Unless you’re updating the company page, using Facebook at work is frowned upon generally. But a new report suggests that Facebook is planning to invade the workplace with the intent of getting actual work done, not frittering away your day.
The purported Facebook at Work would seek to challenge competition in the social media and cloud collaboration markets, according to a CNet report that cites information from the Financial Times.
For starters, Facebook at Work would not necessarily be the Facebook that we currently know. There would be a News Feed and Groups to join, just like on the current version of the social media site. However, these feeds and site activity would be separate from the main site and the similarities would end there.
Facebook at Work would not be the place where you post new pictures of your cats, your kids, selfies, or political rants and complaints about friends and family members.
Instead, Facebook at Work would be a place where you might make new professional business contacts. And it’s designed to also get you in contact with your co-workers to take advantage of the site’s other functions.
You’ll be able to post information about your professional life and hopefully make contact with others in your area of expertise. Or you may be able to meet people from an area where you may need help. That would mean a lot of the information that you might reserve for posting to LinkedIn, you’d post to Facebook at Work, too … or instead.
In addition to being somewhat of a professional meeting place, Facebook at Work reportedly aims to enter into cloud collaboration, too. So that means you could connect via the new, separate network with your co-workers and work on projects — documents, presentations and the like — together.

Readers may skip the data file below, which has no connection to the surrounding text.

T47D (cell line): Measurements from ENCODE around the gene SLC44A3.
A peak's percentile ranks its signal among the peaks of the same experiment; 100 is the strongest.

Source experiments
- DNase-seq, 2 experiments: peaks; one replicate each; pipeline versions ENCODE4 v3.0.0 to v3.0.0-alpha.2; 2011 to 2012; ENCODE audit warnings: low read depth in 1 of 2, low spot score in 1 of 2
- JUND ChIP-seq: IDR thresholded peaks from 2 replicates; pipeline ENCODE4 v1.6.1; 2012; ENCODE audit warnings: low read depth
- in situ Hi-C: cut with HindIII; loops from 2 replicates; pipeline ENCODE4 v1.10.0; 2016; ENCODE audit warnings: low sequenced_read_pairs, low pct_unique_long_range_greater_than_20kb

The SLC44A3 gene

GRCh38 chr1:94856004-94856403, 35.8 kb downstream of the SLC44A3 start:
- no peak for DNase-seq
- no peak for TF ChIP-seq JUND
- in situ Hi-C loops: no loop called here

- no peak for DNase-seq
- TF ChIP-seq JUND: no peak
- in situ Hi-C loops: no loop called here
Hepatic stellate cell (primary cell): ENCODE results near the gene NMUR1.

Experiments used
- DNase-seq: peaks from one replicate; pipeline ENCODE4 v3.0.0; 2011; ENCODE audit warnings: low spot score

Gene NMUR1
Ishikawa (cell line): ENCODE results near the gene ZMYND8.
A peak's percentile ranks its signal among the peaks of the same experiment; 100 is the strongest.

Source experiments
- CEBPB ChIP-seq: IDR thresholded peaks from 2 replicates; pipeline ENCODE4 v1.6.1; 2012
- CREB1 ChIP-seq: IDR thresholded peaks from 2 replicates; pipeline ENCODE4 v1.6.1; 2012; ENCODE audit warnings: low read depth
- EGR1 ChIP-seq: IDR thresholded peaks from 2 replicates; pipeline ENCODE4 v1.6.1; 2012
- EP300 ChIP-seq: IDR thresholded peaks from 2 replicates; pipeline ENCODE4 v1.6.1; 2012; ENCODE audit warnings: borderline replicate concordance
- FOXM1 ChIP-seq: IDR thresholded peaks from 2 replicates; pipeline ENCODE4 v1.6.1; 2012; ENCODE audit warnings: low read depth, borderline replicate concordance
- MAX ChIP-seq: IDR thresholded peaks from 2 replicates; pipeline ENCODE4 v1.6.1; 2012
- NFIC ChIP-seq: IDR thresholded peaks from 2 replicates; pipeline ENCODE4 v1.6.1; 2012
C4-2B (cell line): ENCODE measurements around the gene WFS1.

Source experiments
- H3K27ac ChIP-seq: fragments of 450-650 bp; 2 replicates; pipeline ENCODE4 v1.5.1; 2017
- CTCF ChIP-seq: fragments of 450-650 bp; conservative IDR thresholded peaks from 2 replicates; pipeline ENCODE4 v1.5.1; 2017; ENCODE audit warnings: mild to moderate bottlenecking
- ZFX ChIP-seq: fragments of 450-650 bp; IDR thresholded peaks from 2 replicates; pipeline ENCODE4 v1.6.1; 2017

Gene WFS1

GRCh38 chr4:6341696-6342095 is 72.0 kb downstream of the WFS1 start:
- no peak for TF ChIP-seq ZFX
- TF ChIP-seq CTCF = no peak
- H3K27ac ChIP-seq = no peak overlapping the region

That would be a direct attempt at taking away from popular Web-based collaboration tools offered through Google Drive, Microsoft Office, and others.
Facebook at Work is essentially a private version of Facebook already used by employees at the company to send messages, collaborate with other employees and upload files.
But Chris Gayomali of Fast Company points out the new platform might have a few problems being accepted by the mainstream for things like company messaging and collaboration. One reason for that may be the trust issues so many users have with Facebook where their private data is concerned.
“Privacy controls will be a big one. If normal ol’ Facebook comes across as confusing for people, will big corporate offices trust Facebook to handle whatever secret projects they’re working on?”
And Facebook has also been unsuccessful with some of its other derivative products, Fast Company reports. Those include Facebook’s email service and various attempts to imitate messaging services like Snapchat. Gayomali adds:
“…users have no qualms about spreading the different facets of their online identities across different platforms. They’ll use Facebook to post status updates for family, Snapchat to waste time with a few close friends, Instagram to post vacation photos, and Twitter to talk to strangers.”
Several companies have been testing Facebook at Work in a pilot program already, TechCrunch reports.
A rollout of Facebook at Work for a mass audience may be just a few months away. The question is, will users go to Facebook for a service they are already getting via LinkedIn, Google Docs and elsewhere?
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